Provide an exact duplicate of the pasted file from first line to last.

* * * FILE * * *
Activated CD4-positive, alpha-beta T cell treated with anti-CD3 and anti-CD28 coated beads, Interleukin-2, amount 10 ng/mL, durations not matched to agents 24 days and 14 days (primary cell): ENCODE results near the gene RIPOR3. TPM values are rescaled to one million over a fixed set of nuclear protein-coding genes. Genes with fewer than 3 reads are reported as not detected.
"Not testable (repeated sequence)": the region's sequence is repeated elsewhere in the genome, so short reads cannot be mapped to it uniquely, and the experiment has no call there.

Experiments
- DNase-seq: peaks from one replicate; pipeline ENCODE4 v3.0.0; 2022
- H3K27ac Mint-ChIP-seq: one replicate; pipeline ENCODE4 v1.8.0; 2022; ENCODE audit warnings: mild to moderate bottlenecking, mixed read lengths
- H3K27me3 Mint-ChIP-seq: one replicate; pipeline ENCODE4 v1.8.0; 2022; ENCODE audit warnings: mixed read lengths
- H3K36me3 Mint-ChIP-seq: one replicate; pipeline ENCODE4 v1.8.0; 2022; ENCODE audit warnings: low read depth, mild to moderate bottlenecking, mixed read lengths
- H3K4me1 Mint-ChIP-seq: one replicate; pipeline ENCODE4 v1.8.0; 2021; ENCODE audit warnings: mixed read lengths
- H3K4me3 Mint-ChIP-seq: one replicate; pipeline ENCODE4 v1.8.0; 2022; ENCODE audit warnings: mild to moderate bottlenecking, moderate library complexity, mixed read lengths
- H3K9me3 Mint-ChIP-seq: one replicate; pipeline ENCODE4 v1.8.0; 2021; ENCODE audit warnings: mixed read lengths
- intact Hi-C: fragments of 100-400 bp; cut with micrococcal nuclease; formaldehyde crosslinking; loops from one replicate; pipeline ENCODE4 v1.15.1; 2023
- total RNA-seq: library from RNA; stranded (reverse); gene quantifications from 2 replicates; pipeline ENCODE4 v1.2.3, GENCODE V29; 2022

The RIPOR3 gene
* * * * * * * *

Activated CD4-positive, alpha-beta T cell treated with anti-CD3 and anti-CD28 coated beads, Interleukin-2, amount 10 ng/mL, durations not matched to agents 24 days and 14 days (primary cell): ENCODE results near the gene RIPOR3. TPM values are rescaled to one million over a fixed set of nuclear protein-coding genes. Genes with fewer than 3 reads are reported as not detected.
"Not testable (repeated sequence)": the region's sequence is repeated elsewhere in the genome, so short reads cannot be mapped to it uniquely, and the experiment has no call there.

Experiments
- DNase-seq: peaks from one replicate; pipeline ENCODE4 v3.0.0; 2022
- H3K27ac Mint-ChIP-seq: one replicate; pipeline ENCODE4 v1.8.0; 2022; ENCODE audit warnings: mild to moderate bottlenecking, mixed read lengths
- H3K27me3 Mint-ChIP-seq: one replicate; pipeline ENCODE4 v1.8.0; 2022; ENCODE audit warnings: mixed read lengths
- H3K36me3 Mint-ChIP-seq: one replicate; pipeline ENCODE4 v1.8.0; 2022; ENCODE audit warnings: low read depth, mild to moderate bottlenecking, mixed read lengths
- H3K4me1 Mint-ChIP-seq: one replicate; pipeline ENCODE4 v1.8.0; 2021; ENCODE audit warnings: mixed read lengths
- H3K4me3 Mint-ChIP-seq: one replicate; pipeline ENCODE4 v1.8.0; 2022; ENCODE audit warnings: mild to moderate bottlenecking, moderate library complexity, mixed read lengths
- H3K9me3 Mint-ChIP-seq: one replicate; pipeline ENCODE4 v1.8.0; 2021; ENCODE audit warnings: mixed read lengths
- intact Hi-C: fragments of 100-400 bp; cut with micrococcal nuclease; formaldehyde crosslinking; loops from one replicate; pipeline ENCODE4 v1.15.1; 2023
- total RNA-seq: library from RNA; stranded (reverse); gene quantifications from 2 replicates; pipeline ENCODE4 v1.2.3, GENCODE V29; 2022

The RIPOR3 gene